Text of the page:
FOB Tacoma

NOTICE: FOB Tacoma has moved.

With the launch of our new website, we've moved FOB Tacoma.
Visit the new section.

Stryker sergeant guilty of assaulting junior soldier in 11th “kill team” case

Post by Adam Ashton / The News Tribune on Nov. 18, 2011 at 10:43 am with No Comments »
November 18, 2011 8:48 pm

8:50 PM UPDATE: Staff Sgt. David Bram will serve five years in prison, the jury announced tonight.

6:45 PM UPDATE: Staff Sgt. David Bram tonight pleaded for mercy from jury that will sentence him up to 14 years in prison for crimes he committed in Afghanistan last year.

Bram tearfully asked for an opportunity to be reunited with his son and daughter.

“After seeing my children ripped away from me for the sins of their father, I truly do understand the weight of what I’ve done,” he said.

He also delivered an apology that might some Lewis-McChord soldiers have been waiting to hear. He acknowledged that 4,000 soldiers from his 5th Brigade, 2nd Infantry Division are now known around the world for the crimes that took place in his 29-man platoon.

“It was the actions of a few bad apples, myself included, that defaced the good work the (5th Brigade) did in Afghanistan,” he said.


5:10 PM UPDATE: A Stryker sergeant today was found guilty of assaulting a subordinate and soliciting a junior soldier to join him in a scheme to murder Afghan noncombatants last year.

Staff Sgt. David Bram, 27, is the Army’s 11th conviction in its “kill team” investigation. He was never accused of murdering Afghan civilians, but the verdict suggests he was aware of his soldiers’ plans to kill innocents and he didn’t try to stop their wrongdoing.

Bram also was found guilty of violating a general order by possessing photos of Afghan casualties, conspiring to assault “kill team” whistleblower then-Pfc. Justin Stoner and impeding an Army investigation.

The five-soldier jury declared Bram not guilty on charges that he abused Afghan detainees and planted an “off the books” AK-47 magazine near the corpse of a dead Afghan.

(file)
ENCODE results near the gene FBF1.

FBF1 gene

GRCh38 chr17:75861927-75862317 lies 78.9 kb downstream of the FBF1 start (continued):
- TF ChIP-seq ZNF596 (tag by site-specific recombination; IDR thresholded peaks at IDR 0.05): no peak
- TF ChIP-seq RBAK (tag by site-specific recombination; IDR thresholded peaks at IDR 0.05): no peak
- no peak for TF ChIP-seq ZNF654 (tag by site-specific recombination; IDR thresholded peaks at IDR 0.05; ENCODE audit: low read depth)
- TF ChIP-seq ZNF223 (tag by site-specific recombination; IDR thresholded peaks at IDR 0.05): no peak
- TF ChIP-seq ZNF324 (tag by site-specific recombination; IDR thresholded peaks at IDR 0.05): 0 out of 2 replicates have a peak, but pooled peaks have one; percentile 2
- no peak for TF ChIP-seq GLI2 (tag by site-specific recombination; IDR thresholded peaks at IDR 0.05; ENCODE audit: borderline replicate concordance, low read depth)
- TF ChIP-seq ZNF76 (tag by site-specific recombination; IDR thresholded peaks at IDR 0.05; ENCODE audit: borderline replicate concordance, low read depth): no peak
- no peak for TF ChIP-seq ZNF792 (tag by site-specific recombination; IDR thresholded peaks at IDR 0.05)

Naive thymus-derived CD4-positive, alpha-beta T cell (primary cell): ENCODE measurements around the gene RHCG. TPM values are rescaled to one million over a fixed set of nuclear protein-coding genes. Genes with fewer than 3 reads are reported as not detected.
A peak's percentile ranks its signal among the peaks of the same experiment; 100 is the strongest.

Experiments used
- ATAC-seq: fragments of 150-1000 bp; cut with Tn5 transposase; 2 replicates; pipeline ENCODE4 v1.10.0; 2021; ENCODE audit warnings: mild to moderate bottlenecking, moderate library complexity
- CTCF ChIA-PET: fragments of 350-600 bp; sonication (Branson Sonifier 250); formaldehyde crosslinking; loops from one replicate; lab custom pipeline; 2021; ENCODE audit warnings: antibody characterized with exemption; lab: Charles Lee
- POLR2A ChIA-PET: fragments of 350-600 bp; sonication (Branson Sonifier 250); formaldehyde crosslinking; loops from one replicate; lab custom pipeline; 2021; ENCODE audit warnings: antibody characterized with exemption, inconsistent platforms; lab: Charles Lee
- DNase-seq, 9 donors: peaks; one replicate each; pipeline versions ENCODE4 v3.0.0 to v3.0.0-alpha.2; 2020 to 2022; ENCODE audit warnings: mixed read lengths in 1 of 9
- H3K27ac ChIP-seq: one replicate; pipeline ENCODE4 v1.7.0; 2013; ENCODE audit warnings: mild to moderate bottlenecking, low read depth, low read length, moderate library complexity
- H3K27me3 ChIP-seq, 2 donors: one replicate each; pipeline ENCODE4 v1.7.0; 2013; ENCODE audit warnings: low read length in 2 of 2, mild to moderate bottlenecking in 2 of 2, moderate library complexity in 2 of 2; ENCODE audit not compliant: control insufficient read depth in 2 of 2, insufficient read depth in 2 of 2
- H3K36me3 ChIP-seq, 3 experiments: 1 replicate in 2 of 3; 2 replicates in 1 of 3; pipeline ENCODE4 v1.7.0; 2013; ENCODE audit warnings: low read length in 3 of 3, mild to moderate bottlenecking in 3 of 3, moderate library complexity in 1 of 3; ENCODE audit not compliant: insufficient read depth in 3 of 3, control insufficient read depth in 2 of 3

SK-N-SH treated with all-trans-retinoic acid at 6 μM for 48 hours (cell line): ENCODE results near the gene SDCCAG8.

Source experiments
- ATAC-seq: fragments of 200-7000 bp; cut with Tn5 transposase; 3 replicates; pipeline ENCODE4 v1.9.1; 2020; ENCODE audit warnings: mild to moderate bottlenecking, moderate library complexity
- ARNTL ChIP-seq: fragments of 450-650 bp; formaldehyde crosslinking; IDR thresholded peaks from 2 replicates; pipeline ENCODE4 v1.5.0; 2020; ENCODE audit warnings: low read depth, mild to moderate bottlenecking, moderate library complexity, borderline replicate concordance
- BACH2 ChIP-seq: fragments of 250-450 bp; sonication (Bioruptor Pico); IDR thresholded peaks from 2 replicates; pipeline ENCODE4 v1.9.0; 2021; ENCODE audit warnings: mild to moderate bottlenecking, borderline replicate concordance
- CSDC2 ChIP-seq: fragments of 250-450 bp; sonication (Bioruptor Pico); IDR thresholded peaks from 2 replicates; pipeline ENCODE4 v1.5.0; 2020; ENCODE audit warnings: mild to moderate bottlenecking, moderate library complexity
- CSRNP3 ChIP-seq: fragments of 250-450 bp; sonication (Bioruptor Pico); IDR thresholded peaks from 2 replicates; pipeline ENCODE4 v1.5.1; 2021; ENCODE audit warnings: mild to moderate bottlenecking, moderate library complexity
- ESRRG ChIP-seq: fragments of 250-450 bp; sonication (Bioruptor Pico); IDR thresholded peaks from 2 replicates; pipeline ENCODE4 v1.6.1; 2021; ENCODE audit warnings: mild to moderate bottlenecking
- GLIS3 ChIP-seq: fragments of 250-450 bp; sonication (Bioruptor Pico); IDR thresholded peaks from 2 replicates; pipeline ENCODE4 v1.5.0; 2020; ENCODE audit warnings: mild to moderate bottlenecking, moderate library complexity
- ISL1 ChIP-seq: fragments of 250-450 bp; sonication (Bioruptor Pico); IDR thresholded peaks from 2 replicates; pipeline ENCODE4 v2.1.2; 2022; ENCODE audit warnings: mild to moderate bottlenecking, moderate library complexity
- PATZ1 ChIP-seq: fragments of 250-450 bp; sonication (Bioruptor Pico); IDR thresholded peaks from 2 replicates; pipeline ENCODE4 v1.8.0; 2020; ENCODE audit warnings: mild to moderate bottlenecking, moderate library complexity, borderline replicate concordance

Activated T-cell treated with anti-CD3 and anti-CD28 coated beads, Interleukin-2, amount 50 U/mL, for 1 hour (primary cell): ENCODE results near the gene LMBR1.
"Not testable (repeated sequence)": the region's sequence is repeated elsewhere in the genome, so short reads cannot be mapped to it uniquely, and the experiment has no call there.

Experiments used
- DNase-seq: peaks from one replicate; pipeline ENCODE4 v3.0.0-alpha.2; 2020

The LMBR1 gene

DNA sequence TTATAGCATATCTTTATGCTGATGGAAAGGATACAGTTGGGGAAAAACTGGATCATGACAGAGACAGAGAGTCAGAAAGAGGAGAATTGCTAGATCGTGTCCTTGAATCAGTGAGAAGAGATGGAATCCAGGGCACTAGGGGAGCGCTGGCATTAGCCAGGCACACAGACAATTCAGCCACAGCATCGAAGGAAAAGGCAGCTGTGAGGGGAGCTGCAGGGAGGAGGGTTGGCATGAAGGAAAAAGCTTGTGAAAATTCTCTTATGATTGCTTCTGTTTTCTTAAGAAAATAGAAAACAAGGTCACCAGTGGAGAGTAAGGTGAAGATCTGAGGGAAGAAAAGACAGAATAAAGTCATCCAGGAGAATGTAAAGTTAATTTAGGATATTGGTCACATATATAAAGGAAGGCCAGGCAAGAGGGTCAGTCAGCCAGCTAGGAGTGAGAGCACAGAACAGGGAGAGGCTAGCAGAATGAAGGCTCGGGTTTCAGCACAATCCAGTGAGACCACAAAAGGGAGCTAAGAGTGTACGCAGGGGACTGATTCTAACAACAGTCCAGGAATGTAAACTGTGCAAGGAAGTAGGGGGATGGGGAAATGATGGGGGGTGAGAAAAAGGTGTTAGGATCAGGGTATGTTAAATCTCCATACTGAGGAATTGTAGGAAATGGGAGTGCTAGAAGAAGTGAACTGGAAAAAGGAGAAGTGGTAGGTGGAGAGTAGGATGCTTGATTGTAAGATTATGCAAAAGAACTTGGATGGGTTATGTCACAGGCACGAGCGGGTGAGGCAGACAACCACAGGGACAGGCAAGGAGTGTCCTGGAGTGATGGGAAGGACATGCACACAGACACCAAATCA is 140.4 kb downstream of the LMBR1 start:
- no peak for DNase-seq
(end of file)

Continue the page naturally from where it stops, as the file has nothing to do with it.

A sentencing session is underway.


3:45 PM UPDATE: Staff Sgt. David Bram shamed himself as an Army noncommissioned officer when he assaulted a private he supervised after that junior soldier blew the whistle on drug use in their platoon during its deployment to southern Afghanistan, an Army prosecutor argued today.

The Army contends Bram joined that seven-man beat down to intimidate whistleblower then-Pfc. Justin Stoner because Bram knew that scrutiny on his platoon could lead officers to his own crimes, such as abusing detainees and plotting to murder possibly innocent Afghans.

Bram “was scared of what would come to light if that investigation started, and the best way to stop it was to shut Stoner’s mouth,” Army prosecutor Capt. Jeremy Scholtes argued.

Bram faces 17 years in prison if he’s found guilty of assaulting Stoner, possessing photos of casualties, abusing detainees and soliciting a junior soldier to join him in a plan to kill noncombatants. The jury began its deliberations about 3 p.m.

“He just started down a slippery slope of Sgt. Bram doing whatever Sgt. Bram felt like,” Scholtes said.